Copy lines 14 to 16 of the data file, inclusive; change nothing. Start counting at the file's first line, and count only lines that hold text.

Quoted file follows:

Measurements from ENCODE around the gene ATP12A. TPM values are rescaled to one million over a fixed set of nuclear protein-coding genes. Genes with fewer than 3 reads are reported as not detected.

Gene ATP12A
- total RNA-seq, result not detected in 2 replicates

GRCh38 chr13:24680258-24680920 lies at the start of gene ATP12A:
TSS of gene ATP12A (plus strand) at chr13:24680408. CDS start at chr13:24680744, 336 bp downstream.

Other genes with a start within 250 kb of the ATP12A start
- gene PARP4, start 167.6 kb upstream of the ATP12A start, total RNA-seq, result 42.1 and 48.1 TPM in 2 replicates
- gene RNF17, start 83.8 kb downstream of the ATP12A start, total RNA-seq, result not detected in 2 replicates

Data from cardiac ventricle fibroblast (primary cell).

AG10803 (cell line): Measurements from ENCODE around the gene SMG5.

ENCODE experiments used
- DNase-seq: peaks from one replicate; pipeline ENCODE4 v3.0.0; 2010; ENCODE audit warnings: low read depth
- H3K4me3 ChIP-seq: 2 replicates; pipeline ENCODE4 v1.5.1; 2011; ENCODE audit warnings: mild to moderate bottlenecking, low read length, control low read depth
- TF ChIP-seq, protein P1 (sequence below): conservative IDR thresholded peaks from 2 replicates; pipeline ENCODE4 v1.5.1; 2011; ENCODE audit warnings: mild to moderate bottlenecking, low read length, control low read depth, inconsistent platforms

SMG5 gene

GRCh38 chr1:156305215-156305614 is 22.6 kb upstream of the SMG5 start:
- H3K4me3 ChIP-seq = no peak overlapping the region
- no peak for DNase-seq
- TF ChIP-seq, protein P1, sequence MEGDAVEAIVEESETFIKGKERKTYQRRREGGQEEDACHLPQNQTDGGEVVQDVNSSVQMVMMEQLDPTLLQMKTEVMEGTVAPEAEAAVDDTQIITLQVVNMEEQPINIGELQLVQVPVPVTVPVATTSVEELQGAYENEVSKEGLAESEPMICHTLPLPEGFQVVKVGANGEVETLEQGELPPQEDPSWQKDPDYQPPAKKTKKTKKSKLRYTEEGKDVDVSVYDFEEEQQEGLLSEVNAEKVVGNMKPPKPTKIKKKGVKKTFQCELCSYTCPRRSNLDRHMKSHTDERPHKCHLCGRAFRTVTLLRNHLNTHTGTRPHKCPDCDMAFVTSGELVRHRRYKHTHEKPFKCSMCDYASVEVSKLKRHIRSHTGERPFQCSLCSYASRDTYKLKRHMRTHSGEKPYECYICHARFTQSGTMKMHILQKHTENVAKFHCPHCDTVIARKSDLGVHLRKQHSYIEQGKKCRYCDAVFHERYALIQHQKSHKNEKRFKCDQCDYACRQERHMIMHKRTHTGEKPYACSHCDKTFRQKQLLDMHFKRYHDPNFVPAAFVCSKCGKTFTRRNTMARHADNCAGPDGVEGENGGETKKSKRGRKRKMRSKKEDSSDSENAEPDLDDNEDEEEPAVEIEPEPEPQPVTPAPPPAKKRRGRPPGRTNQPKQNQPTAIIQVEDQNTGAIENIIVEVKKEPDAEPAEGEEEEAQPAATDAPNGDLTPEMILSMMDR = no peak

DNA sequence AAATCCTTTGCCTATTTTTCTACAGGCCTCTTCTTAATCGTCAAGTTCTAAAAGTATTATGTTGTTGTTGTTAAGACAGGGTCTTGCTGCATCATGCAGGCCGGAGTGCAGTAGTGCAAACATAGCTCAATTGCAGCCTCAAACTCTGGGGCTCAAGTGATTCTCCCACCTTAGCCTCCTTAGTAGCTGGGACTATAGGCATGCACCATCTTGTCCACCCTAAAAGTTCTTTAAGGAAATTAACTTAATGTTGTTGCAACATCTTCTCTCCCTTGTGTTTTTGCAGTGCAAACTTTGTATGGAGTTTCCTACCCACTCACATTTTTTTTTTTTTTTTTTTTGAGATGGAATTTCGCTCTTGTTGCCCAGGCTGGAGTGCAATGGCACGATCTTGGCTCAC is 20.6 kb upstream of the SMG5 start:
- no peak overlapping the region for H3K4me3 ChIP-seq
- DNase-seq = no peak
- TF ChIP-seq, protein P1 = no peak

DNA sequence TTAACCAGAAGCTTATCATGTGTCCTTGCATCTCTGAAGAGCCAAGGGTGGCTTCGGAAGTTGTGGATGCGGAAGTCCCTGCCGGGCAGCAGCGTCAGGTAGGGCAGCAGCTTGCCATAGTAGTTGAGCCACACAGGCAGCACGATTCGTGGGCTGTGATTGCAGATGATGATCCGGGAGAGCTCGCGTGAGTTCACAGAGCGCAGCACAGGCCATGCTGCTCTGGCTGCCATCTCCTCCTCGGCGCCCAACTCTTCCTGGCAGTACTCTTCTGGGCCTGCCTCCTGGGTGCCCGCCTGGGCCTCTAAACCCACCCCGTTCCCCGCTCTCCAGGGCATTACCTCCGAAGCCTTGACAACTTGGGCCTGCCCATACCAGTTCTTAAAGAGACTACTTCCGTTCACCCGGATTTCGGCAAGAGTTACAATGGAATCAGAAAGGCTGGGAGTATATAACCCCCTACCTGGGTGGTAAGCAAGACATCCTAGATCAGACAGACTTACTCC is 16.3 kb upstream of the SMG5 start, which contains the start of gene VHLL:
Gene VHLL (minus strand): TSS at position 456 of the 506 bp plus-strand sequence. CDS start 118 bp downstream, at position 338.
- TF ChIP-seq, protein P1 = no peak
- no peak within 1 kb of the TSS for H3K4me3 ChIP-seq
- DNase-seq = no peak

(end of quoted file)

- TF ChIP-seq, protein P1 (sequence below): conservative IDR thresholded peaks from 2 replicates; pipeline ENCODE4 v1.5.1; 2011; ENCODE audit warnings: mild to moderate bottlenecking, low read length, control low read depth, inconsistent platforms

SMG5 gene

GRCh38 chr1:156305215-156305614 is 22.6 kb upstream of the SMG5 start: